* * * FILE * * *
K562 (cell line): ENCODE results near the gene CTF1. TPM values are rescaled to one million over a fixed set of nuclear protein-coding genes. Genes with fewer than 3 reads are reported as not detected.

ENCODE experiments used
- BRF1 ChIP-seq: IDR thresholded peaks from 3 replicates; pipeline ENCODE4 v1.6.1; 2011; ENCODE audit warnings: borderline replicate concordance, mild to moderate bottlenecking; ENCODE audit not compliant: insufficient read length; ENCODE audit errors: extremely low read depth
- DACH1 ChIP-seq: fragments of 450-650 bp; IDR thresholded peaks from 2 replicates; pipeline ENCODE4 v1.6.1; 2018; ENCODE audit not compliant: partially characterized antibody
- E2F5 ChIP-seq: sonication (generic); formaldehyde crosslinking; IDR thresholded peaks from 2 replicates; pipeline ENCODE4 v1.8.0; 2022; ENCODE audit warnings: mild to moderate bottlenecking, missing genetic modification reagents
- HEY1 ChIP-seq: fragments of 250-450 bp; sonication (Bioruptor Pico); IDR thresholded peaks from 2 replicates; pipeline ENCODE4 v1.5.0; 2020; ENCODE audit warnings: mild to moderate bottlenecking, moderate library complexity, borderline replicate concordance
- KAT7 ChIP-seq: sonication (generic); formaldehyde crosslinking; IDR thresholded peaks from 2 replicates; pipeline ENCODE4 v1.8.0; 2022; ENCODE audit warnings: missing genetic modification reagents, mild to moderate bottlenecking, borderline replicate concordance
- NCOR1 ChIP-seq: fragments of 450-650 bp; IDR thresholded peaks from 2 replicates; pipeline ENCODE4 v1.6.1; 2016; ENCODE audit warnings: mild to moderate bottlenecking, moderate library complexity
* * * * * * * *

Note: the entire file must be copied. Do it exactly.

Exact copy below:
K562 (cell line): ENCODE results near the gene CTF1. TPM values are rescaled to one million over a fixed set of nuclear protein-coding genes. Genes with fewer than 3 reads are reported as not detected.

ENCODE experiments used
- BRF1 ChIP-seq: IDR thresholded peaks from 3 replicates; pipeline ENCODE4 v1.6.1; 2011; ENCODE audit warnings: borderline replicate concordance, mild to moderate bottlenecking; ENCODE audit not compliant: insufficient read length; ENCODE audit errors: extremely low read depth
- DACH1 ChIP-seq: fragments of 450-650 bp; IDR thresholded peaks from 2 replicates; pipeline ENCODE4 v1.6.1; 2018; ENCODE audit not compliant: partially characterized antibody
- E2F5 ChIP-seq: sonication (generic); formaldehyde crosslinking; IDR thresholded peaks from 2 replicates; pipeline ENCODE4 v1.8.0; 2022; ENCODE audit warnings: mild to moderate bottlenecking, missing genetic modification reagents
- HEY1 ChIP-seq: fragments of 250-450 bp; sonication (Bioruptor Pico); IDR thresholded peaks from 2 replicates; pipeline ENCODE4 v1.5.0; 2020; ENCODE audit warnings: mild to moderate bottlenecking, moderate library complexity, borderline replicate concordance
- KAT7 ChIP-seq: sonication (generic); formaldehyde crosslinking; IDR thresholded peaks from 2 replicates; pipeline ENCODE4 v1.8.0; 2022; ENCODE audit warnings: missing genetic modification reagents, mild to moderate bottlenecking, borderline replicate concordance
- NCOR1 ChIP-seq: fragments of 450-650 bp; IDR thresholded peaks from 2 replicates; pipeline ENCODE4 v1.6.1; 2016; ENCODE audit warnings: mild to moderate bottlenecking, moderate library complexity